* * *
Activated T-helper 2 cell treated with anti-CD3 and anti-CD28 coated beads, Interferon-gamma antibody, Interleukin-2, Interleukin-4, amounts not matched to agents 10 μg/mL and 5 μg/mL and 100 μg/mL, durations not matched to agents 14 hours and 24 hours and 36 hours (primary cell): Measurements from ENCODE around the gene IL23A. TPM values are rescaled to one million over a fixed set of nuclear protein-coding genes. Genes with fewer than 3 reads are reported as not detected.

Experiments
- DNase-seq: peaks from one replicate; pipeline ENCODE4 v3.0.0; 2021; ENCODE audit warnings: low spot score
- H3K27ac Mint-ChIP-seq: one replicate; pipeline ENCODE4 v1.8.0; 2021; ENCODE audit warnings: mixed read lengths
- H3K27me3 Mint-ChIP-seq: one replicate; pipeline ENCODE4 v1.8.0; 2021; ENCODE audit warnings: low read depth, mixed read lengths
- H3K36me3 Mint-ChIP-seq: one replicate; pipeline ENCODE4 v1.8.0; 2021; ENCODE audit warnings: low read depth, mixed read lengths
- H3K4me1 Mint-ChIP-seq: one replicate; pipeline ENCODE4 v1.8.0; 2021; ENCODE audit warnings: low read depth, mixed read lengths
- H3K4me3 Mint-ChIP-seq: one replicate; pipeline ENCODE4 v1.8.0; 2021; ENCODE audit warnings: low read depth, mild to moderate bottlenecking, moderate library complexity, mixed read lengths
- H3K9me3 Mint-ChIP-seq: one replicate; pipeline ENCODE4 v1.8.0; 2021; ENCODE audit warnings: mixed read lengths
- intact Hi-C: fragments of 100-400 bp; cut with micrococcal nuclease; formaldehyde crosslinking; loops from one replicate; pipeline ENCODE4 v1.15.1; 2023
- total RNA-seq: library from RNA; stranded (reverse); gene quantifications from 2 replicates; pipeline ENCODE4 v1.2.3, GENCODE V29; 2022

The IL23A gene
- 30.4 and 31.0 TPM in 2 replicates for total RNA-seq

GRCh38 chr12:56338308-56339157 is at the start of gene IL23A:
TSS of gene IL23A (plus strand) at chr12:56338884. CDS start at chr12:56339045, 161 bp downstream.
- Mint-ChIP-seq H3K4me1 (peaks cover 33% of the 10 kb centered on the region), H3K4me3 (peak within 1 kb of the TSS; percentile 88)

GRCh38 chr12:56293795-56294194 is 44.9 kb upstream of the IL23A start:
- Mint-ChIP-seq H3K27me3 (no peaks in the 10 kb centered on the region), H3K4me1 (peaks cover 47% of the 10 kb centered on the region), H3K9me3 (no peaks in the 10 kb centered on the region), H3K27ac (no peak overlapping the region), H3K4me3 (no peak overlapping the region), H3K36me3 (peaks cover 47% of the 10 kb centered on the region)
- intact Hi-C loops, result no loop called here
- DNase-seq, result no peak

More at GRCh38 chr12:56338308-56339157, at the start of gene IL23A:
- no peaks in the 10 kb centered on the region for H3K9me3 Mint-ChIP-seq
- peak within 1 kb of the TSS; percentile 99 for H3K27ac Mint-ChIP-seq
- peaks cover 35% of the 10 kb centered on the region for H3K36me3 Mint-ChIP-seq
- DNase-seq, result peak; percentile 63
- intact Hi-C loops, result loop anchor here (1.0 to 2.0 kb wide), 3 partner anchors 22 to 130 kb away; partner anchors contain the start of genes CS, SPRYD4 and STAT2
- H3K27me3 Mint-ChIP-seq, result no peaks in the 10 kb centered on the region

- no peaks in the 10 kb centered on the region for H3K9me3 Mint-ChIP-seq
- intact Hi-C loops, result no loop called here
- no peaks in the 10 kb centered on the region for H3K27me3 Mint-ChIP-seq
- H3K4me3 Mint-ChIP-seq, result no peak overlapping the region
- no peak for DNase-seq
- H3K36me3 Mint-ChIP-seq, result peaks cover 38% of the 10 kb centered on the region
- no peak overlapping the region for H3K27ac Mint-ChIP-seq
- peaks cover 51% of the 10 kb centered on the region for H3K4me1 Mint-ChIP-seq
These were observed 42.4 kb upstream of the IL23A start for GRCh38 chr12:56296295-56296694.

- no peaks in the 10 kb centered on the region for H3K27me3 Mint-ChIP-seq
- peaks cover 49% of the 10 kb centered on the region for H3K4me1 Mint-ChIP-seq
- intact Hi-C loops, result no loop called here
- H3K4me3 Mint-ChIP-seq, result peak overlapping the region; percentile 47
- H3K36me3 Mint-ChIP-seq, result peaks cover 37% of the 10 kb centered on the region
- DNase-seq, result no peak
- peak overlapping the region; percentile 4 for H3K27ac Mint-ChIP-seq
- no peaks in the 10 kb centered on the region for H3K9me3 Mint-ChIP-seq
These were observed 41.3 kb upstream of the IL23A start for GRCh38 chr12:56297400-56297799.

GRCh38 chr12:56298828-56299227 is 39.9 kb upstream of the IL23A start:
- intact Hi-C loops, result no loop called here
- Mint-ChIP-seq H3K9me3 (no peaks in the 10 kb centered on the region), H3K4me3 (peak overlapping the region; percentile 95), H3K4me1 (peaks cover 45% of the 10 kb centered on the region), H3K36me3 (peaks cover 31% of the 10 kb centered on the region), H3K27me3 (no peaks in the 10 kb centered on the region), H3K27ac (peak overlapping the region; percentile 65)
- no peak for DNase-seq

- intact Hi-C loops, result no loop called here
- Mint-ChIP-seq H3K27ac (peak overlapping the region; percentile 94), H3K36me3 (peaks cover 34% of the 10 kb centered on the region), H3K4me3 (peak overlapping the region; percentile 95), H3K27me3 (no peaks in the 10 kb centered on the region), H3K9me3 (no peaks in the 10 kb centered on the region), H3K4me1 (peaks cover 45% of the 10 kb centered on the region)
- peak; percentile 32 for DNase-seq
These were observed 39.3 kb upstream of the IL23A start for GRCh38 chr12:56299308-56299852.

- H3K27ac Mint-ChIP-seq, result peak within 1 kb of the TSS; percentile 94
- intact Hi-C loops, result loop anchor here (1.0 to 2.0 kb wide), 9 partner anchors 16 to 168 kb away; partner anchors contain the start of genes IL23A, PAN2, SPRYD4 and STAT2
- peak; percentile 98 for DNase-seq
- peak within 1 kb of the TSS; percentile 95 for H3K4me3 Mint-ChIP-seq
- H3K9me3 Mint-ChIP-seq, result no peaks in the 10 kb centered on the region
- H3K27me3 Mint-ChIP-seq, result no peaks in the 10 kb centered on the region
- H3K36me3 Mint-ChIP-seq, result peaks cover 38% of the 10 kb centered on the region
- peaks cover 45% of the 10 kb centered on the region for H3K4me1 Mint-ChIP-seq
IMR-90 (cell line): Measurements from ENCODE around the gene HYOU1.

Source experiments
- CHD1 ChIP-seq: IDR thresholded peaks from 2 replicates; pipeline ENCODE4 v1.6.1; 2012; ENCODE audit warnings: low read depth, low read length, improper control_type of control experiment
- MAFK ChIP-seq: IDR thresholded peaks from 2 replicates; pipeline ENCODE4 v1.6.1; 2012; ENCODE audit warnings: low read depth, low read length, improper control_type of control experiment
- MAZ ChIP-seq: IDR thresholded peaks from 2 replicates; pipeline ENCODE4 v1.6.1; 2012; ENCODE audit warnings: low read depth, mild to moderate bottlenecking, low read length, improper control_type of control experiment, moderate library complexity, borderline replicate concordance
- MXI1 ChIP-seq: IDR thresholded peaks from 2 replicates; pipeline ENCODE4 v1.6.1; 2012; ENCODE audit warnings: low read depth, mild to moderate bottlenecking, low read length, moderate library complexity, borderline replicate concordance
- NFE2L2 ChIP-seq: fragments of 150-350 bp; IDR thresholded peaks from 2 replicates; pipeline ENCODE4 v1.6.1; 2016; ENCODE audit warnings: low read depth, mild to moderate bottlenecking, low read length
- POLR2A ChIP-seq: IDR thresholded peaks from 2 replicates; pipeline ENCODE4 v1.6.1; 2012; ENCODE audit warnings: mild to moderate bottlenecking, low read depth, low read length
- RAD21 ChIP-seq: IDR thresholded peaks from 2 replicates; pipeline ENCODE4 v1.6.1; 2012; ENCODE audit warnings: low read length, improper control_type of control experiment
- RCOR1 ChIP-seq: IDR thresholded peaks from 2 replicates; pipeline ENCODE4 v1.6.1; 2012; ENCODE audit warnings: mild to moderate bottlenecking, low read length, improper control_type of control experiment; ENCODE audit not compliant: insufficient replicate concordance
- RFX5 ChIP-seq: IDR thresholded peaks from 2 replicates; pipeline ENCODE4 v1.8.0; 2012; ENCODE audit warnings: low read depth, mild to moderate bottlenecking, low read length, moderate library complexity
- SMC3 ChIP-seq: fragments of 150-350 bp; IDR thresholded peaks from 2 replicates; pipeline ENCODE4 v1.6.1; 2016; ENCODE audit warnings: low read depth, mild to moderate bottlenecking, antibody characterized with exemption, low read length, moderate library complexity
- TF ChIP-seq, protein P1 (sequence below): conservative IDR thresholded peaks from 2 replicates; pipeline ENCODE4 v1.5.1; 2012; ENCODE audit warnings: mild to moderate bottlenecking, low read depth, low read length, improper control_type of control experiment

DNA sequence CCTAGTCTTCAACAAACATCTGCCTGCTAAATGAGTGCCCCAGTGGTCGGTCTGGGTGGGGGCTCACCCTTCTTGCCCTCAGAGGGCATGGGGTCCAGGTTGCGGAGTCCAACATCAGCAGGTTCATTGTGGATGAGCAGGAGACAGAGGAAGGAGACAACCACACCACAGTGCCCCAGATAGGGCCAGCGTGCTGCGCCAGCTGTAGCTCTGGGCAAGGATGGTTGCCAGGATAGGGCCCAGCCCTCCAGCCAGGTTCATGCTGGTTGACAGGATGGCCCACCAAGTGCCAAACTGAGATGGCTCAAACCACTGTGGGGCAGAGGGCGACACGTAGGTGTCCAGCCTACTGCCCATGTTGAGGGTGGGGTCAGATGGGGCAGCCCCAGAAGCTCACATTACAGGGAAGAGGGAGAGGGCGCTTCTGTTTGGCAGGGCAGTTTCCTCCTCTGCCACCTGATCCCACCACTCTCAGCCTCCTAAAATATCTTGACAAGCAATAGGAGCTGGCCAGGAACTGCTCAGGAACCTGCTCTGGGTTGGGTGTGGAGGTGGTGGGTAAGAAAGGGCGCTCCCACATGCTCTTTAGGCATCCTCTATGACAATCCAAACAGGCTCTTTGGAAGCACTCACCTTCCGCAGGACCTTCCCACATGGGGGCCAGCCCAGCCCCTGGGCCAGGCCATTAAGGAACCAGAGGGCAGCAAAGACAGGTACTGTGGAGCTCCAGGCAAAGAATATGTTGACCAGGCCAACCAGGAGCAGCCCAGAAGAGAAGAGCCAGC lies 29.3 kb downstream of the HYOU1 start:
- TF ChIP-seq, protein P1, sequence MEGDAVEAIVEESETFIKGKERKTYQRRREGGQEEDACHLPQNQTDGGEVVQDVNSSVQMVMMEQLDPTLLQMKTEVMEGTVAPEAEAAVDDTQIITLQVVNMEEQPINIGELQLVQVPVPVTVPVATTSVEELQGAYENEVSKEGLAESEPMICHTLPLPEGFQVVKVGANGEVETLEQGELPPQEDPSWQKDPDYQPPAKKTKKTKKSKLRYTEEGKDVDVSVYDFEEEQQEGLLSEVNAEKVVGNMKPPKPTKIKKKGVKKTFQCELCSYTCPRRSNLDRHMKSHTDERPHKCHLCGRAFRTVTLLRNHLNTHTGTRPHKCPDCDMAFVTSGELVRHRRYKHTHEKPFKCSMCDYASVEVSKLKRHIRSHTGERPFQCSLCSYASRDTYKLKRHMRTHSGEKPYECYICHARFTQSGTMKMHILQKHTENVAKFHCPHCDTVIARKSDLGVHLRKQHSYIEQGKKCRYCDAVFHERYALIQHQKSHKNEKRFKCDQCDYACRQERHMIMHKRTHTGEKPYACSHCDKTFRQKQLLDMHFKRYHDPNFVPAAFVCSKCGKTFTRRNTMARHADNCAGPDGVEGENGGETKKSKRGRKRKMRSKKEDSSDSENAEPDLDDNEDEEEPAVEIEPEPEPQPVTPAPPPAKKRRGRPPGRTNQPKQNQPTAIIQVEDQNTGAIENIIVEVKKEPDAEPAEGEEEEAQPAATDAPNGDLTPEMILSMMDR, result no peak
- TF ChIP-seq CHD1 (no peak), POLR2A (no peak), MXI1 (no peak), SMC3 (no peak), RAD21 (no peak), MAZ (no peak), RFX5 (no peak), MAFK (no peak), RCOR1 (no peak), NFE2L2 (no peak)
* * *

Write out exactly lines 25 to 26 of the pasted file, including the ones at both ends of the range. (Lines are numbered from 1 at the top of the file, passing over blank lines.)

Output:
- DNase-seq, result peak; percentile 63
- intact Hi-C loops, result loop anchor here (1.0 to 2.0 kb wide), 3 partner anchors 22 to 130 kb away; partner anchors contain the start of genes CS, SPRYD4 and STAT2